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Replicating projects for comparative research: Mistra Urban Futures’ experiences with comparative work on knowledge exchange, food and transport

Kapitel i bok
Författare Warren Smit
Elma Durakovic
Rike Sitas
Magnus Johansson
Gareth Haysom
Mirek Dymitrow
Karin Ingelhag
Shelley Kotze
Publicerad i In: Simon, D., Palmer, H. and Riise, J. (eds.), "Researching sustainable cities: Comparative co-production for better urban futures"
Sidor in press
Förlag Policy Press
Förlagsort Bristol
Publiceringsår 2020
Publicerad vid Institutionen för ekonomi och samhälle, Kulturgeografi
Mistra Urban Futures
Sidor in press
Språk en
Ämnesord transdisciplinary research, co-production, replication, comparative work, knowledge exchange, food, transport
Ämneskategorier Praktisk filosofi, Livsmedelsvetenskap, Transportteknik och logistik, Sociologi, Ekonomi och näringsliv, Kulturgeografi, Vetenskapsteori

Sammanfattning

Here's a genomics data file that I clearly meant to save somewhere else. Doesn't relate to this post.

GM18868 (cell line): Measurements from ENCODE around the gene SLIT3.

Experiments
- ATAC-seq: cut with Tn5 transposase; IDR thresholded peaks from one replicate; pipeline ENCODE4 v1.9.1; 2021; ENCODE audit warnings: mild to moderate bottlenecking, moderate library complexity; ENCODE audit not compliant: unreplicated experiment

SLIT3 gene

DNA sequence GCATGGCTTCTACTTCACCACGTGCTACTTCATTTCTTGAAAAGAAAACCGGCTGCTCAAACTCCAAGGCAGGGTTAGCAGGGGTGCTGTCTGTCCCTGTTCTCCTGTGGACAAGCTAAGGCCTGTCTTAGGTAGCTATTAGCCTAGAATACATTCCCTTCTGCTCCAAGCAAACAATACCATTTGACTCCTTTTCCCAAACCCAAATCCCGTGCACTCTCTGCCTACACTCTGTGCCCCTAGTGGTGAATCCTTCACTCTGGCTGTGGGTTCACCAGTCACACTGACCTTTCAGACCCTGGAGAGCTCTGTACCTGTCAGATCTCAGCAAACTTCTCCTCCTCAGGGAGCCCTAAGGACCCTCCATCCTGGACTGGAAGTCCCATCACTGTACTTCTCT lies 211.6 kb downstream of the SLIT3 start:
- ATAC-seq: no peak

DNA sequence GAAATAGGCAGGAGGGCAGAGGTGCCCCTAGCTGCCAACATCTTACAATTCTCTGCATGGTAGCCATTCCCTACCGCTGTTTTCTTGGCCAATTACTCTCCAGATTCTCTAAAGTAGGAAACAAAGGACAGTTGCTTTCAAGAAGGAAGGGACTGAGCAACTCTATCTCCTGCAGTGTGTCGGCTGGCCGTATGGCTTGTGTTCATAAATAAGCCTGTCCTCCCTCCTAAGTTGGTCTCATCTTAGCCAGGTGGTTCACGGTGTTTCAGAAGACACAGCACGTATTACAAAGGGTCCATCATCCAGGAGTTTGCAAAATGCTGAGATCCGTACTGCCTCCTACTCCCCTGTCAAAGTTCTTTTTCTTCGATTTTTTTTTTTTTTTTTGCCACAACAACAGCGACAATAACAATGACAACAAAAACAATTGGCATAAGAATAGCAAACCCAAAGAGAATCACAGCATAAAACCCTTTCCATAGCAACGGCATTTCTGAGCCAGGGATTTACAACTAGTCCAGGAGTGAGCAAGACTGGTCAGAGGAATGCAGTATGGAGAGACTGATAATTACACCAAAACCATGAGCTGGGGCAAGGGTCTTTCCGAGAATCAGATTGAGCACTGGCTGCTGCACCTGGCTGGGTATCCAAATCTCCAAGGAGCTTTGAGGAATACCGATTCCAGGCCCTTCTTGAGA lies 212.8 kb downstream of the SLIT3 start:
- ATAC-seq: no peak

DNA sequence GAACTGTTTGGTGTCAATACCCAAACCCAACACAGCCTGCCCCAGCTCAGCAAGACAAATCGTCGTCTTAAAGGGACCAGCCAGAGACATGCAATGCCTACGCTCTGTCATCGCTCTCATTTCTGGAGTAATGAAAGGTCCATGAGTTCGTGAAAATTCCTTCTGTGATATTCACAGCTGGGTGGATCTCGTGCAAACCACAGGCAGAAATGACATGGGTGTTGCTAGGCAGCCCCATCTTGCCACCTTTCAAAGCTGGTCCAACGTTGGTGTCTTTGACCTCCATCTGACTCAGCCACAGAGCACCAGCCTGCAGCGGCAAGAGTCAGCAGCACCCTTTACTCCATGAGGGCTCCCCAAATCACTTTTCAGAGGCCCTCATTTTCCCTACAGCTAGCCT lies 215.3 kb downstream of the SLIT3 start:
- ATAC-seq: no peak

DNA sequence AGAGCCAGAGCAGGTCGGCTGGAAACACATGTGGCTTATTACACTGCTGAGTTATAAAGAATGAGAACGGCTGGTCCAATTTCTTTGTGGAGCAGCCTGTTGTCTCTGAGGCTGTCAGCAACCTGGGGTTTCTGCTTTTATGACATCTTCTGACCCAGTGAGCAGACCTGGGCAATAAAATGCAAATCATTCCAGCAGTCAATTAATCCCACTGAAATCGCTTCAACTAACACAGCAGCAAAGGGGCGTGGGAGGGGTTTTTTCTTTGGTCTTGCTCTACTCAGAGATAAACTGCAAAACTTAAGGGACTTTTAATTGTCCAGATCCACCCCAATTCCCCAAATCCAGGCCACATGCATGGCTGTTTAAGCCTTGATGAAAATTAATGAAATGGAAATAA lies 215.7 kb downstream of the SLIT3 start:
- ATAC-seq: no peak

This chapter discusses three comparative projects that were all, at least partially, created through the replication of research across the Mistra Urban Futures cities. A typology of six possible models was developed, illustrating how comparative transdisciplinary knowledge co-production could take place across multiple cities, and the second of these approaches was identified as “local projects replicated”. This is where particular successful projects initiated in individual cities had been, or were intended to be, replicated in other cities, thus opening up possibilities for cross-city comparison. As it turned out, three Mistra Urban Futures comparative projects were partially or entirely based on projects that had been replicated in other cities: the knowledge exchange project, the suite of linked food comparative projects, and transport and sustainable urban development comparative project. This chapter draws on our practical experience in developing and implementing these comparative projects. First, we discuss the issue of “replication” and the different ways that this can occur. Second, we discuss the initial work on these themes (knowledge exchange, food, transport) which formed the basis for the development of these particular comparative projects. Third, we discuss the complex processes through which this work assembled into comparative projects. Finally, we reflect on the challenges and benefits of “replicating” projects for comparative research.

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